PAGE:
GTU issues ultimatum to gov’t, threatens to resume strike

were abandoned on Tuesday when the Ministry of Education informed the union’s negotiating team that there was no fiscal space to cater for increases for the period 2019 -2024 and instead sought proposals for 2024.

Lyte said on Thursday that the union will make no such proposal and instead urged the government to return to the negotiating table with a proposal for 2019 – 2023 or there will be a resumption of the strike.

“I am issuing a verbal ultimatum that within the next few hours, if the government does not indicate its willingness to come to the table…to discuss 2019 – 2023 or to negotiate around that period… there will be a resumption of massive industrial action,” Lyte said in a broadcast from the Facebook page of the GTU.

But the threat comes while the union has also returned to the High Court for its intervention in the matter.

Lyte, moments before issuing the ultimate, chanted repeatedly: “let the court decide.”

Those were similar words offered by Vice President Dr. Bharrat Jagdeo when asked to comment on the matter on earlier during a press conference at the Office of the President.

“We are at a stalemate, let the court decide.

“We have moved to the court because we believe that the mediation agreement has been breached.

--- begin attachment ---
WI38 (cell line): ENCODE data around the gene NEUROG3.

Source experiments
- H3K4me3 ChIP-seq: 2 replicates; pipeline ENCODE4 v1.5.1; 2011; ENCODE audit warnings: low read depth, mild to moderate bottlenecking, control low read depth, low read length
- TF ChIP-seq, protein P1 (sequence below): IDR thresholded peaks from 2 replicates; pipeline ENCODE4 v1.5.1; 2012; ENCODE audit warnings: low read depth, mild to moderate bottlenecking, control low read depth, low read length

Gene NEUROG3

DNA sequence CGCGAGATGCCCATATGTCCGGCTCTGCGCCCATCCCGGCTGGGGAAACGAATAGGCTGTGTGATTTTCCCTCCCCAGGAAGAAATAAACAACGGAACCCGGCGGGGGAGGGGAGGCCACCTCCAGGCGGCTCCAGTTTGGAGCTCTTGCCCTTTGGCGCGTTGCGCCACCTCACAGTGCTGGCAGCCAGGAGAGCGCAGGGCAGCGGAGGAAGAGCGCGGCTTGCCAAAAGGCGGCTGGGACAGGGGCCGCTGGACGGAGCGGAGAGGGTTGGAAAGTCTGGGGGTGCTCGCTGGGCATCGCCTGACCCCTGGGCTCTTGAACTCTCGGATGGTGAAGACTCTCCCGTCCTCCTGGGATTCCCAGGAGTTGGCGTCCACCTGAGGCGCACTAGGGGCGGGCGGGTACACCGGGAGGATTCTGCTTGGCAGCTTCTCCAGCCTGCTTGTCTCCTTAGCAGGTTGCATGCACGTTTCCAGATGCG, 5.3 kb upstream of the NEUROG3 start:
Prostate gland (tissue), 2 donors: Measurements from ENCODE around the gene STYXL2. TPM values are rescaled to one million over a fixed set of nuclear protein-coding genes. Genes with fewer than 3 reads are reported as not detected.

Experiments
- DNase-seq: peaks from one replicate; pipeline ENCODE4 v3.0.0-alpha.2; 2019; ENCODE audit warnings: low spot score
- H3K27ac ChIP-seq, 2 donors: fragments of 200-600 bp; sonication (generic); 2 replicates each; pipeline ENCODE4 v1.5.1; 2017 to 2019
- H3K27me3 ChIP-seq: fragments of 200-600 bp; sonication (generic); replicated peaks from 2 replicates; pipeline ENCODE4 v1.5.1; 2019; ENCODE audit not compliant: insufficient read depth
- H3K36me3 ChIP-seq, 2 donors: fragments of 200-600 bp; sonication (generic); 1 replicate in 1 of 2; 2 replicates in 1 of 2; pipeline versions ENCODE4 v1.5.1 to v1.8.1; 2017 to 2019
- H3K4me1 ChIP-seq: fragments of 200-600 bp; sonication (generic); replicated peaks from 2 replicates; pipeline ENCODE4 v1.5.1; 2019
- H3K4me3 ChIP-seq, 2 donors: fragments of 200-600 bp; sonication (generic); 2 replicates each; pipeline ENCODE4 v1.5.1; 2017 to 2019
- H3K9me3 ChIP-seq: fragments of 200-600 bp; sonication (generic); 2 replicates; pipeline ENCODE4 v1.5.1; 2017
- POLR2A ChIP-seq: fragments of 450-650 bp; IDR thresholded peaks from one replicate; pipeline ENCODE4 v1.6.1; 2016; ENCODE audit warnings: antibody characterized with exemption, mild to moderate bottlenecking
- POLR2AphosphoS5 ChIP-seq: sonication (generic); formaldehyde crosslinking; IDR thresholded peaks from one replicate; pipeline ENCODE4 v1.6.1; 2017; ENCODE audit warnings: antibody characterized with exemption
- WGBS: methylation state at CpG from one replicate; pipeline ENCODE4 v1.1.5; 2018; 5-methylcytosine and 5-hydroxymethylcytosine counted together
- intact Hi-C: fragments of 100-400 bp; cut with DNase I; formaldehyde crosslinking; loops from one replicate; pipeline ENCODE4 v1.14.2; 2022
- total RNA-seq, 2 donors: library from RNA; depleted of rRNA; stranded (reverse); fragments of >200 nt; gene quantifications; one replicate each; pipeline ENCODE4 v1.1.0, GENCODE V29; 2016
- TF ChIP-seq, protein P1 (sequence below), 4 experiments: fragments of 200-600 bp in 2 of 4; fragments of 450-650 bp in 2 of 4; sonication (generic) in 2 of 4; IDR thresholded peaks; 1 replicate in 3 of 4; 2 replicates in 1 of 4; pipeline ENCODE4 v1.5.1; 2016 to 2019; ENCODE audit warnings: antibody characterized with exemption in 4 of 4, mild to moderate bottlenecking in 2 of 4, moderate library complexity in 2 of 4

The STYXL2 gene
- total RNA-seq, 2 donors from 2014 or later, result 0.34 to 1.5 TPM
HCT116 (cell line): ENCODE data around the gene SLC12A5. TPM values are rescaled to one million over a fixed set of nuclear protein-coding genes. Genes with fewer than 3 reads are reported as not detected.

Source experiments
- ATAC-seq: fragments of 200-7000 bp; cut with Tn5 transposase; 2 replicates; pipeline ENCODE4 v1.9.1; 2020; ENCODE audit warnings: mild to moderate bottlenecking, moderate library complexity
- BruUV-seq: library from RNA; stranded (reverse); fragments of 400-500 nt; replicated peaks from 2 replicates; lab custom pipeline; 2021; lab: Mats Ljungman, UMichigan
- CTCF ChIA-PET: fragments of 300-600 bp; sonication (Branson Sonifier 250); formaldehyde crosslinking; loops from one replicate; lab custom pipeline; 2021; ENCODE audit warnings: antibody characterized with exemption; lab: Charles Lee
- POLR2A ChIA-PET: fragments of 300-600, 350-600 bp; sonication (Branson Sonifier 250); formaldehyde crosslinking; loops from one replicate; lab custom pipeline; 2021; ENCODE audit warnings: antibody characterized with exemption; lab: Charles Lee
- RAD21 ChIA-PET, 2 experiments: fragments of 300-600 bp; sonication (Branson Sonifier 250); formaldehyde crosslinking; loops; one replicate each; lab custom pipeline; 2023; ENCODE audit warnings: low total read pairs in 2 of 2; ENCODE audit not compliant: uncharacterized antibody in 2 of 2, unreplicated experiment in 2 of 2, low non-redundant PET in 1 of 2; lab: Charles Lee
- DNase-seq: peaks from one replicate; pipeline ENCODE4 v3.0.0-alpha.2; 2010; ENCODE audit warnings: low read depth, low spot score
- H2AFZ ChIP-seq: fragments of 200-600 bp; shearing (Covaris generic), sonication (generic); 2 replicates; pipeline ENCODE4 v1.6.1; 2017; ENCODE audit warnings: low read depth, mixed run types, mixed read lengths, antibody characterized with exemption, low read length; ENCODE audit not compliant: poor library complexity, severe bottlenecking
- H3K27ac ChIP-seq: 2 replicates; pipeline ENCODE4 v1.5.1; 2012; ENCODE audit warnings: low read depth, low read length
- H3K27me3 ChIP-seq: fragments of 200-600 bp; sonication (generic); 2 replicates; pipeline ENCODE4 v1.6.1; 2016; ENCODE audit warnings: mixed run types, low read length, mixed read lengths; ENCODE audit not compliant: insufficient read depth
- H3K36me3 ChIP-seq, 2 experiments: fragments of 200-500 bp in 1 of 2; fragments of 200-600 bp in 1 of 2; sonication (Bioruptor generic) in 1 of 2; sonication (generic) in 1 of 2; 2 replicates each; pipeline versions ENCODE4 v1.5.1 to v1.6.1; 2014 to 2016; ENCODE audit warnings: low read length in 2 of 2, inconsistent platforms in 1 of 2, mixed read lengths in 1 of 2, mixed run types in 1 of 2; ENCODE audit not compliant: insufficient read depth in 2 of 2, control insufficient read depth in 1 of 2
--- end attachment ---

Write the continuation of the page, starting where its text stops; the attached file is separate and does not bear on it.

“We are available for continued talks if the MOE and government is serious out 2019 -2023,” Lyte said, indicating a willingness to compromise but noted that the compromise will not be at the expense of the mandate given to the union by teachers.

Lytre also claimed that not only was the mediation agreement breached but the education ministry was going back on the minutes of last Thursday’s meeting where it was agreed that salary increases for the 2019 – 2023 period would be discussed.

Education Minister Priya Manickchand has since said that while that was agreed, it was only to be a discussion and not for the ministry or the government to greenlight the union’s proposal.

Attorney General, Anil Nandlall also weighed in on the issue, saying that the time to discuss salary increases for 2019 – 2023 has passed and the new budgeting cycle allows for 2024 negotiations.

Jagdeo said it is his belief that political motives are fueling the hostility the union presents.

He explained on Thursday that based on reports, it doesn’t seem like the union is interested in a reasonable resolution to the issues on the table which also include the two percent difference in salary for 2017 and 2018, a clothing allowance increase, and paying Whitley Council every three years.

And while the government will wait for the union’s promise to re-engage the court, Jagdeo said the government is not naïve to think that the political opposition doesn’t have a hand in the union’s actions.

Jagdeo again noted that he felt it was unreasonable to ask for increases as high as 25 per cent for the years during the COVID-19 pandemic when schools were closed.

But Lyte argued that it amounted to an insult to every teacher who risked their lives to teach during the period. He claimed that teachers made spaces in their homes and invested in new gadgets and updated their internet bandwidth from personal funds to ensure that students remained engaged.

This is evident in the increased and sustained pass rates at the National Grade Six Assessment in 2020 and 2021, he argued.